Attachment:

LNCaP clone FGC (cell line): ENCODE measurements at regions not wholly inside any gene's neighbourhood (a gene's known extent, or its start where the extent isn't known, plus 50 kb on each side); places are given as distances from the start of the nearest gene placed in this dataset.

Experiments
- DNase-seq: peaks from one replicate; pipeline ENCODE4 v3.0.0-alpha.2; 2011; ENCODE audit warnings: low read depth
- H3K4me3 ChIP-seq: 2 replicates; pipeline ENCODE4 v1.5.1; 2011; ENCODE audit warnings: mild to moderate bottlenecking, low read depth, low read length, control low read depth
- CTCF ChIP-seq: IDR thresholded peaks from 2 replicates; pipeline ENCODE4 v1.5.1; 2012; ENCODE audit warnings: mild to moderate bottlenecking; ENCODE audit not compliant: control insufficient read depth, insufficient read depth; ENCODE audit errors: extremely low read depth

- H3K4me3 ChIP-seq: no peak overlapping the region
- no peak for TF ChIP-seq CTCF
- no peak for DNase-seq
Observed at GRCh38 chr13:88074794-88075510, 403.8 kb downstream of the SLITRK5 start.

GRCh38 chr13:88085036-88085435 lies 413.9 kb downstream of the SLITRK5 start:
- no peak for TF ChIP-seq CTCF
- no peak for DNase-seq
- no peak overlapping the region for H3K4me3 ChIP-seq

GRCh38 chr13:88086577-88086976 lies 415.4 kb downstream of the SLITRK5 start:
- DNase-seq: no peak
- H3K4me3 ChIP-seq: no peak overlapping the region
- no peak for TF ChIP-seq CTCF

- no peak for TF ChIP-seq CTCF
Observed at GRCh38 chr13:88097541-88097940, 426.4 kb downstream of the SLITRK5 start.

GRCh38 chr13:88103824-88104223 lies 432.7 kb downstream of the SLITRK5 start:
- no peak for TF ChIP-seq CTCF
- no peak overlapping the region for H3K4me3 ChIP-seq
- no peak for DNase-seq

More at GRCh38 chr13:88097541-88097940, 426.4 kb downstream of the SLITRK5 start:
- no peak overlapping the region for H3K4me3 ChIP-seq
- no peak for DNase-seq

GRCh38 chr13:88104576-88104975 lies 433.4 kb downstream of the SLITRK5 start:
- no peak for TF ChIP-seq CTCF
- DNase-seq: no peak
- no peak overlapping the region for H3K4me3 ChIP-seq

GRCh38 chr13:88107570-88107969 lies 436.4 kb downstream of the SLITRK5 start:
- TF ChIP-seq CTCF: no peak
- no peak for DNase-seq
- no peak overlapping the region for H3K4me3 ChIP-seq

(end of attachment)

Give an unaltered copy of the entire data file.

LNCaP clone FGC (cell line): ENCODE measurements at regions not wholly inside any gene's neighbourhood (a gene's known extent, or its start where the extent isn't known, plus 50 kb on each side); places are given as distances from the start of the nearest gene placed in this dataset.

Experiments
- DNase-seq: peaks from one replicate; pipeline ENCODE4 v3.0.0-alpha.2; 2011; ENCODE audit warnings: low read depth
- H3K4me3 ChIP-seq: 2 replicates; pipeline ENCODE4 v1.5.1; 2011; ENCODE audit warnings: mild to moderate bottlenecking, low read depth, low read length, control low read depth
- CTCF ChIP-seq: IDR thresholded peaks from 2 replicates; pipeline ENCODE4 v1.5.1; 2012; ENCODE audit warnings: mild to moderate bottlenecking; ENCODE audit not compliant: control insufficient read depth, insufficient read depth; ENCODE audit errors: extremely low read depth

- H3K4me3 ChIP-seq: no peak overlapping the region
- no peak for TF ChIP-seq CTCF
- no peak for DNase-seq
Observed at GRCh38 chr13:88074794-88075510, 403.8 kb downstream of the SLITRK5 start.

GRCh38 chr13:88085036-88085435 lies 413.9 kb downstream of the SLITRK5 start:
- no peak for TF ChIP-seq CTCF
- no peak for DNase-seq
- no peak overlapping the region for H3K4me3 ChIP-seq

GRCh38 chr13:88086577-88086976 lies 415.4 kb downstream of the SLITRK5 start:
- DNase-seq: no peak
- H3K4me3 ChIP-seq: no peak overlapping the region
- no peak for TF ChIP-seq CTCF

- no peak for TF ChIP-seq CTCF
Observed at GRCh38 chr13:88097541-88097940, 426.4 kb downstream of the SLITRK5 start.

GRCh38 chr13:88103824-88104223 lies 432.7 kb downstream of the SLITRK5 start:
- no peak for TF ChIP-seq CTCF
- no peak overlapping the region for H3K4me3 ChIP-seq
- no peak for DNase-seq

More at GRCh38 chr13:88097541-88097940, 426.4 kb downstream of the SLITRK5 start:
- no peak overlapping the region for H3K4me3 ChIP-seq
- no peak for DNase-seq

GRCh38 chr13:88104576-88104975 lies 433.4 kb downstream of the SLITRK5 start:
- no peak for TF ChIP-seq CTCF
- DNase-seq: no peak
- no peak overlapping the region for H3K4me3 ChIP-seq

GRCh38 chr13:88107570-88107969 lies 436.4 kb downstream of the SLITRK5 start:
- TF ChIP-seq CTCF: no peak
- no peak for DNase-seq
- no peak overlapping the region for H3K4me3 ChIP-seq